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Climate crisis — The world is falling apart at the seams. We have the SDGs, and we have the Paris agreement. Two Copenhagen scientists, Minik Rosing and Carsten Rahbek, share their radical ideas about you, me and the climate of the future.
You should understand the Earth as a series of connected cycles of different elements. One of the most important cycles is the carbon cycle, where carbon dioxide in the atmosphere is absorbed by plants and microorganisms, which are eaten by animals and finally come back again as CO₂.
The problem is that we have started to tap into this circuit and use the deposits that have taken millions of years to build up. We have used up all of this through the course of a hundred years, and the cycle has therefore gone completely off balance.
What are we supposed to do!?
We asked researchers for their wildest ideas on how to solve the climate crisis. This is part of a series.
It is especially the plants that control the carbon cycle, and they need potassium and phosphorus to survive. In the tropics and subtropics, where it is warm and humid, the minerals in the soil are being dissolved and the nutrients are being washed out into the sea. This leaves soils that are impoverished.
Up north there are plenty of nutrients. The ice sheet grinds the underlying bedrock into a fine powder of minerals and flushes it out with the meltwater off the shores of Greenland. The powder contains exactly the minerals that plants need to grow, but because it is so cold, the minerals are not dissolved and used.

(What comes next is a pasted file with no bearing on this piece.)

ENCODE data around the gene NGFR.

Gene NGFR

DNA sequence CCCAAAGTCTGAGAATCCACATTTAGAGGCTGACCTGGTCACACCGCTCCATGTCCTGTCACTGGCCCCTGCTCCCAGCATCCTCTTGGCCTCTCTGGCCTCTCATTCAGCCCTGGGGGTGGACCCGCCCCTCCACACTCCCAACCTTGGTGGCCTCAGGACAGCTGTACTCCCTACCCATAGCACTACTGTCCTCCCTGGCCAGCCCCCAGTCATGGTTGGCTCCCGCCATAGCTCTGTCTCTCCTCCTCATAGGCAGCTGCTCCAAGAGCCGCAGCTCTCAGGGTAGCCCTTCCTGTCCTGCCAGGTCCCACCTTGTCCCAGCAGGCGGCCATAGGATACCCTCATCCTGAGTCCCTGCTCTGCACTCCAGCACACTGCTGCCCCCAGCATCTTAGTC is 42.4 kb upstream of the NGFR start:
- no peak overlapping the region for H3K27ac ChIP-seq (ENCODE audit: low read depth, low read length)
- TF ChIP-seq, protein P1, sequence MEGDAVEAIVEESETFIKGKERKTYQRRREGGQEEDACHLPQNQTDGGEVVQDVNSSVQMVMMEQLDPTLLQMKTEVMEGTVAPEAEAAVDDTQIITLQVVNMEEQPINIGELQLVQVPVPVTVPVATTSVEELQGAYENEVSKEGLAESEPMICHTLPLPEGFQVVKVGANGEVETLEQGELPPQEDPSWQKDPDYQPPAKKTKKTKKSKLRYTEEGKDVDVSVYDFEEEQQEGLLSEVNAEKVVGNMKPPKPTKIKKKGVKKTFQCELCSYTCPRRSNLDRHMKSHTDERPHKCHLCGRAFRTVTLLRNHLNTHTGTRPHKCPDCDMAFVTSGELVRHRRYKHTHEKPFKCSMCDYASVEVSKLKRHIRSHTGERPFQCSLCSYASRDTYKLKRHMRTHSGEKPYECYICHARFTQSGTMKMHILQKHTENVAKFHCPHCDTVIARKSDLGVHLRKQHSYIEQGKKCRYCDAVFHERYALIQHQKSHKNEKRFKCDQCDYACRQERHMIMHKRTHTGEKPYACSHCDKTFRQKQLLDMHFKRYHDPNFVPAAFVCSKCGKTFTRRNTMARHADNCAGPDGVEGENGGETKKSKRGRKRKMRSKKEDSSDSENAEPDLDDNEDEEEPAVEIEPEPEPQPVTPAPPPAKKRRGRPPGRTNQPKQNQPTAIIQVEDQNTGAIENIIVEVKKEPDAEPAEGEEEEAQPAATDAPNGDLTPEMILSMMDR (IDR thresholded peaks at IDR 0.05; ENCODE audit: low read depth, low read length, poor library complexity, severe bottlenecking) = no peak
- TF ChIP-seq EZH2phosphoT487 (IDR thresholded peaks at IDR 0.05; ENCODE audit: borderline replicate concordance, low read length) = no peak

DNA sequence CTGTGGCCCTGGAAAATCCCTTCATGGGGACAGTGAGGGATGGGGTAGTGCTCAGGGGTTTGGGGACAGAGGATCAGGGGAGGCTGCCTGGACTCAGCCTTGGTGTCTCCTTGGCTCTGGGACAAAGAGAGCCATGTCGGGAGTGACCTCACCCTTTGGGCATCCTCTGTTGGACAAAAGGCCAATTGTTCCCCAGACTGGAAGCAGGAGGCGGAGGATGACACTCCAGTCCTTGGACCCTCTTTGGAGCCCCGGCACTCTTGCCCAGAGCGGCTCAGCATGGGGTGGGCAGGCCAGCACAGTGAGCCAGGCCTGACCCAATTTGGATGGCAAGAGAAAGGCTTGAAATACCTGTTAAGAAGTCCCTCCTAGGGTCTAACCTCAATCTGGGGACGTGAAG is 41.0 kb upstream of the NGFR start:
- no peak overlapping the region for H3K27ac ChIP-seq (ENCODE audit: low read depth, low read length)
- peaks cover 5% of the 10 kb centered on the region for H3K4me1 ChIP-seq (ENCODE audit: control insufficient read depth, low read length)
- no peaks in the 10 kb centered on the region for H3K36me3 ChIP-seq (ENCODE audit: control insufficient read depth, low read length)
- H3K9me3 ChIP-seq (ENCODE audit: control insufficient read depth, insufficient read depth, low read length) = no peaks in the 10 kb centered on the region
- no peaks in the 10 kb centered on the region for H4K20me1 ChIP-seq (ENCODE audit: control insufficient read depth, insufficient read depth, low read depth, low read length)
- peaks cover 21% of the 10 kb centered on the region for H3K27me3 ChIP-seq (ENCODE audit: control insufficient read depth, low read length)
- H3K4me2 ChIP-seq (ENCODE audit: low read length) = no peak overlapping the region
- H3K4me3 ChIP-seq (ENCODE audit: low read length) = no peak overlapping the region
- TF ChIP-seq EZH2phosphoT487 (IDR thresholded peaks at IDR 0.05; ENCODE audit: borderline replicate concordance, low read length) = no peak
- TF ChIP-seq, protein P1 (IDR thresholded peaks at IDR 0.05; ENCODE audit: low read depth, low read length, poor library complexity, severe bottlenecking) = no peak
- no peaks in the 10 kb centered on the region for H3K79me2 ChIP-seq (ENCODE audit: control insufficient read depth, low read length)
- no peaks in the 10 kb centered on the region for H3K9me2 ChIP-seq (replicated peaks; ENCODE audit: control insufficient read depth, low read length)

You see this glacial powder everywhere in Greenland. It is all over the place, it is really irritating, and sticks to your rubber boots. It would be a lot more fun if we could transport this broken down material from the Arctic to the tropics and subtropics, get it activated as nutrients and thereby generate more growth. This would both draw down the CO₂ in the atmosphere and reduce the inequality between the Global South and the North, which is mainly due to differences in soil nutrients.
As a geologist, I would say that the big inequality in the world is primarily due to the soil. There is a belt that runs across the northern hemisphere, where there is a large return on agricultural production and good, nutrient-rich soil. You could rectify this inequality by distributing the nutrients more evenly.
It’s of no use globally if you get a fantastic effect from a product that can only be used in a back garden in suburban Allerød.
Every year, a billion tonnes of powder washes off the shores of Greenland, and the volume increases with the melting of the ice sheet. It is relatively easy to gather.
Right now, we expect that you need 20 tonnes of powder per hectare of farmland. This means that with one, single, billion tonne of glacier powder we could fertilise an area that corresponds roughly to the impoverished agricultural area of Africa. This is, of course, not practical, but it shows that one local resource can have a global significance.